Q&A with Ashley Thomson: one-handed hairdresser

When you have a disability, such as only having one hand, there are certain jobs some might imagine you can’t do. But that’s where people are wrong, as proven by Ashley, a one-handed hairdresser.

Please can you tell Disability Horizons readers a bit about yourself and how you got started in your career as a hairdresser?

One-handed hairdresser Ashley ThomsonI always wanted to be a hairdresser; since I was little there was nothing else I wanted to do. I started taking an interest in hair when I was about 6 years old and since then I’ve been obsessed with it.

My Nan bought me a Vidal Sassoon step-by-step cutting book from a car boot sale when I was in secondary school. From then on I started to practice on my friends at weekends, jumping straight in at the deep end and doing their desired cut, which were often far from basic.

I had no fear of anything going wrong and they totally trusted me (obviously had some great friends). I started freestyle cutting when I was about 13 and probably started experimenting with colour around the same time, not really knowing much and taking some risks!

I worked in a salon at the weekends in Leister Square when I was 16 and learnt quite a lot by watching the stylists. I’d watch very closely and try to figure out ways to create the same hairstyle, blow dries, colour techniques, but only using one hand and an elbow.

I actually had no qualifications in hair until last year, so everything I knew was self-taught. I got sponsored by the awarding body VTCT to study hair colouring at a London college, and also learnt the art of hair extensions, which was a fantastic opportunity.

How long did it take for you to learn the different hair styling techniques and to adapt them to do one handed?

I learnt the basics of using tools from quite a young age – putting rollers in, using curling tongs and braiding hair, practising everything on my girlfriends and sister.

When I then started cutting hair, I did it with a comb attached to my arm by a peace of elastic – I looked a bit like Edward scissors hand, but it did the job!

Although I have now adapted to not only using tools, but a range of techniques one handed, I’m still learning every day.

When you first started out, how did you feel the industry and clients reacted towards your disability?

When I used to tell people that I’m a hairdresser I used to get a bit embarrassed and think they didn’t believe me. People are always going to have preconceptions about what I can and can’t do – which is understandable, I have one hand!

But now I’ve learnt that it doesn’t matter what they think – I know what I can do and so do my clients.

What has been the hardest and most challenging thing you’ve had to overcome?

I think getting into the industry and being taken seriously has been the hardest – I’m still not where I want to be. My dream is to work in TV – I love programmes like Strictly Come Dancing the hair always looks amazing.

Also, building a regular clientele in London has been hard. I’ve lived in London for two and half years and I pretty much started from scratch, so finding new clients that trusted me has been a big challenge.

What is your proudest achievement?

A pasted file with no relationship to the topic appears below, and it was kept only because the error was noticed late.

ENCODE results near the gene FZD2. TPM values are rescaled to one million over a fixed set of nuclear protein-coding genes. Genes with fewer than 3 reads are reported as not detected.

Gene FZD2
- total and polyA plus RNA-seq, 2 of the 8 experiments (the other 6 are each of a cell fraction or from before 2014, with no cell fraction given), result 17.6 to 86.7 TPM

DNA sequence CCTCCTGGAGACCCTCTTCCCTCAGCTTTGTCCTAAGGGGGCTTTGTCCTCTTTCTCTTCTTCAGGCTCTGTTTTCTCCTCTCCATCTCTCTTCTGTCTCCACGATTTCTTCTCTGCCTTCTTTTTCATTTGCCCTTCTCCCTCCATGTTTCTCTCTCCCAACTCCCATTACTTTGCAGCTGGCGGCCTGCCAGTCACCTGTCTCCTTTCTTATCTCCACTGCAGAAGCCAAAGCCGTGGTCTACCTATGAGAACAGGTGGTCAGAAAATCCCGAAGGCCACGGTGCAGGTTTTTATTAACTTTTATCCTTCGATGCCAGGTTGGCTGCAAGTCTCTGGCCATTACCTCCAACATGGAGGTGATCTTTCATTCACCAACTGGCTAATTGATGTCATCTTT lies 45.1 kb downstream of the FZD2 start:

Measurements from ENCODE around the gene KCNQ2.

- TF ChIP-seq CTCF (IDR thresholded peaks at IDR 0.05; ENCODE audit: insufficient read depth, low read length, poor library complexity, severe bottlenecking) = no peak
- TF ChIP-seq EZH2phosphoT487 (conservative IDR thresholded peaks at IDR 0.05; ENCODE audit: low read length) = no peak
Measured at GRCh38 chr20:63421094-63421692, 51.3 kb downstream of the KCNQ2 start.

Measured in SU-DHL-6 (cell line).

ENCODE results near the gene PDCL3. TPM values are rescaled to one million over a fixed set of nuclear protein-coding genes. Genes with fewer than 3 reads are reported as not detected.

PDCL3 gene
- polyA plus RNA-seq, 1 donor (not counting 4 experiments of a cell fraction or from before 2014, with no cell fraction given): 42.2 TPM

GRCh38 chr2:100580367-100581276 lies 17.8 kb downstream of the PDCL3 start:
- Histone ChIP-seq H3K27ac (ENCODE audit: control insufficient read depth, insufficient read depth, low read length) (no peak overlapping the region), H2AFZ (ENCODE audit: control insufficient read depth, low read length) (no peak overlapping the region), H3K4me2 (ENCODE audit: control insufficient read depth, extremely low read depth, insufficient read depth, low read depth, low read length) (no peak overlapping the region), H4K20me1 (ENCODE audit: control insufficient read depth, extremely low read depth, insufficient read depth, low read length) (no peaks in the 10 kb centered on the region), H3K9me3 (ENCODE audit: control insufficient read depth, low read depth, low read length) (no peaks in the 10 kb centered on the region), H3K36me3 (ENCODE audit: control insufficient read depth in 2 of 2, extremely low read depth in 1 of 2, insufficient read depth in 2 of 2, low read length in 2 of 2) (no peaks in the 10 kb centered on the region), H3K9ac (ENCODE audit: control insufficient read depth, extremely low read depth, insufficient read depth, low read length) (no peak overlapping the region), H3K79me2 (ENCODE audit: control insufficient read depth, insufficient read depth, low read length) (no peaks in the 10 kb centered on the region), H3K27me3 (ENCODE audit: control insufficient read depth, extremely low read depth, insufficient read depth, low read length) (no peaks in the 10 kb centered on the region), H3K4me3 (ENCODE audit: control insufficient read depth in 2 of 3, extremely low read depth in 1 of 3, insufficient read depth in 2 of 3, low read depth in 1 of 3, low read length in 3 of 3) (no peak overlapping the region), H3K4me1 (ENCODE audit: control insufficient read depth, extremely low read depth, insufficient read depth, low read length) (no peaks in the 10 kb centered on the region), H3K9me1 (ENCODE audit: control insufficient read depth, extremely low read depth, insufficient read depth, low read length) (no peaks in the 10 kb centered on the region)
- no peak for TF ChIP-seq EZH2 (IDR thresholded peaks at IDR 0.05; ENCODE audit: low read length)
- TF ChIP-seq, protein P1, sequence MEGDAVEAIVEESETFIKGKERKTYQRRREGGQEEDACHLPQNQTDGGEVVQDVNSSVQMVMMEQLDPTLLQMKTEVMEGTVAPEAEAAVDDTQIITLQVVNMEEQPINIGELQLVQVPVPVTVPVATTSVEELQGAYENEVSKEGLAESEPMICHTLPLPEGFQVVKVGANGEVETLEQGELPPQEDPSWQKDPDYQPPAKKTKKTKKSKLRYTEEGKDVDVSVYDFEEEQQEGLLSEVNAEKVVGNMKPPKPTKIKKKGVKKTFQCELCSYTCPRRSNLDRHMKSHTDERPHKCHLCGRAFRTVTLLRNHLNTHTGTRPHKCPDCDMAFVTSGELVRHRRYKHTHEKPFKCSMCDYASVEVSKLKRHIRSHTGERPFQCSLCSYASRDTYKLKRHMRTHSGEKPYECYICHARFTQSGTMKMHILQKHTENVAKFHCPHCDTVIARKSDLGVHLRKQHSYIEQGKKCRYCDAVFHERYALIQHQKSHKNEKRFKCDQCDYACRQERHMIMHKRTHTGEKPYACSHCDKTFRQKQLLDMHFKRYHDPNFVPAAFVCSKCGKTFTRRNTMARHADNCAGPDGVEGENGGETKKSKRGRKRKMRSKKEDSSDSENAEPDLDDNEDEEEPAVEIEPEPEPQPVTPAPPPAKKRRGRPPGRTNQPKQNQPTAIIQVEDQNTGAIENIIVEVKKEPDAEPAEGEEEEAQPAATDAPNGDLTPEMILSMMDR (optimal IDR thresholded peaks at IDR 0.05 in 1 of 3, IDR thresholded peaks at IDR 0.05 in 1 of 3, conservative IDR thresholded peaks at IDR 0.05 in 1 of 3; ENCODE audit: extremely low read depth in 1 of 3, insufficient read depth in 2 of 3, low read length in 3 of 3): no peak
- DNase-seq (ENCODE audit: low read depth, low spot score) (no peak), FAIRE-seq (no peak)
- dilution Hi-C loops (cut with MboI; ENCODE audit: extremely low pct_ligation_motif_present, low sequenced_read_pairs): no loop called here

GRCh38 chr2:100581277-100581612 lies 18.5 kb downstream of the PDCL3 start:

Getting my qualification was a massive achievement. I’ve taught myself how to style, colour and freestyle cut, but I’ve always still really wanted the qualification. Now I have the certificate I feel more confident, even though I’ve been doing it for years and know I can, it was great seeing it written on paper.

What are your goals and aspirations for the future?

I would love to assist an amazing hairdresser to learn some new skills. I’m constantly practicing, doing photo shoots and taking part in everything I can. Hair will continue to amaze me, the happiness a hairstyle can make to a person makes me feel great. I’m going to carry on creating styles and pushing boundaries, and hopefully end up styling some amazing hair on the TV.

What advice would you give other disabled people who want to get into hairdressing?

Go for it! It may take slightly longer for someone with a disability to learn the skill of hairdressing, but I knew everything was possible, I just had to find ways that suited me. I’d also say practice, practice and practice some more. Take part in every opportunity you get, you never know where it will take you and never give up!

Take a look at Ashley’s video of him at work…

And we couldn’t let you go without asking some questions about how to keep your hair in tip top condition… 

What are your favourite must-have hair products?

I absolutely love Fudge hair products. Fudge Skyscaper hairspray is fantastic – great hold, supper easy to brush out and smells fab. Also, the Fudge salt spray gives life to dull hair and adds texture and amazing volume – you need these in your life!

What are your top 5 top tips for keeping hair looking good and healthy?

  • Regular hair treatments, leave in condoners/hair masks.
  • Go easy on the heated tongs and always use heat protection.
  • Keep hair neat and tidy by having regular trims.
  • Try not to wash your every day, use dry shampoo or create an up do.
  • Give your hair a cold rinse – it will close the cuticles and leave hair looking shiny and healthy.

If you’d like to get your hair cut or styled by Ashley, contact him on Facebook, Twitter or email

By Zubee

Check out…

Guide to accessible holidays in Malaga

Models of Diversity: could you be the next hot disabled model
Work and disability: top tips for job hunting

Get in touch by messaging us on Facebook, tweeting us @DHorizons, emailing us at or leaving your comments below.

Back to top button